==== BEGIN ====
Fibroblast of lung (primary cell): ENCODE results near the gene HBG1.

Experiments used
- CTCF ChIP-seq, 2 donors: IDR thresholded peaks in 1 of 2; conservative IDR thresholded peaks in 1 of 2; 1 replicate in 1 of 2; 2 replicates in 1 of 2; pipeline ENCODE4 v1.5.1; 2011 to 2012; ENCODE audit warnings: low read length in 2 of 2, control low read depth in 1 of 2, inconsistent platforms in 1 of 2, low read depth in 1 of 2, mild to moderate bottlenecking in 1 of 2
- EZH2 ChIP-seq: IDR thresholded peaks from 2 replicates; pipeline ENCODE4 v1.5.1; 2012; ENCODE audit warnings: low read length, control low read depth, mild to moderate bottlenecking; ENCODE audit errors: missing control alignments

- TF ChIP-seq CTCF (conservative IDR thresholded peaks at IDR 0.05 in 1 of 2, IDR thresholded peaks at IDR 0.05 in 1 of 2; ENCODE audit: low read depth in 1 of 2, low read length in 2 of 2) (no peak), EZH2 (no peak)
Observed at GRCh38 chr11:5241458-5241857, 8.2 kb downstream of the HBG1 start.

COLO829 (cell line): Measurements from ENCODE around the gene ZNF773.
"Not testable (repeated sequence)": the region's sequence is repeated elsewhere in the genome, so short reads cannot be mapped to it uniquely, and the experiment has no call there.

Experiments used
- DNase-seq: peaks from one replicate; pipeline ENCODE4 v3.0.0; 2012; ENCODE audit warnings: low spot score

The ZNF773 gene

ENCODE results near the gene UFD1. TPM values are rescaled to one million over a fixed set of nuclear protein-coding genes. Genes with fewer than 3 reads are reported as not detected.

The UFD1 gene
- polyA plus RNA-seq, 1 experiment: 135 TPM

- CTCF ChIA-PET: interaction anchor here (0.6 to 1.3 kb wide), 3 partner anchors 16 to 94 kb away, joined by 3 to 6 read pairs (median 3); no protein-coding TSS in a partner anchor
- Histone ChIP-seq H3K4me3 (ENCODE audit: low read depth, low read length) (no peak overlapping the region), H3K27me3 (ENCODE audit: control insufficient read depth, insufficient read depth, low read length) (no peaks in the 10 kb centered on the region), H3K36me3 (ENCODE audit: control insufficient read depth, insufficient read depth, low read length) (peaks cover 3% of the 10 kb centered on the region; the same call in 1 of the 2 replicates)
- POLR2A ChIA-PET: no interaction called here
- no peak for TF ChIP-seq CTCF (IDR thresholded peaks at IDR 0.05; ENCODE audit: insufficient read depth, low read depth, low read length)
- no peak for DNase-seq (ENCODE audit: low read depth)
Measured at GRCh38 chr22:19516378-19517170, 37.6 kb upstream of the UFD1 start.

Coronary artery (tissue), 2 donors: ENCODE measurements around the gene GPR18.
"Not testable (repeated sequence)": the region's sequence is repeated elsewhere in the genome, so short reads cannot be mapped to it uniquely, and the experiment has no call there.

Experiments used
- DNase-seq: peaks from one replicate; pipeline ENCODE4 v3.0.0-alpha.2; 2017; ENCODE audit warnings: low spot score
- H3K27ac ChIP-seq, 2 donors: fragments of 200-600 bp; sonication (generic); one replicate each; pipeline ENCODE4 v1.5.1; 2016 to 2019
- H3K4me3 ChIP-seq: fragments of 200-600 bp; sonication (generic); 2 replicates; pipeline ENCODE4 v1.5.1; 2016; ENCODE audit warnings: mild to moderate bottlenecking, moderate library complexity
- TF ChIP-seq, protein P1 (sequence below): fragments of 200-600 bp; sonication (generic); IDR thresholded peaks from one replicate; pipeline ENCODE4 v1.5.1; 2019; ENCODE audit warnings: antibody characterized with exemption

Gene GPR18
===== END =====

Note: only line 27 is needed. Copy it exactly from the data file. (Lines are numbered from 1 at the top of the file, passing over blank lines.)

- TF ChIP-seq, protein P1 (sequence below): fragments of 200-600 bp; sonication (generic); IDR thresholded peaks from one replicate; pipeline ENCODE4 v1.5.1; 2019; ENCODE audit warnings: antibody characterized with exemption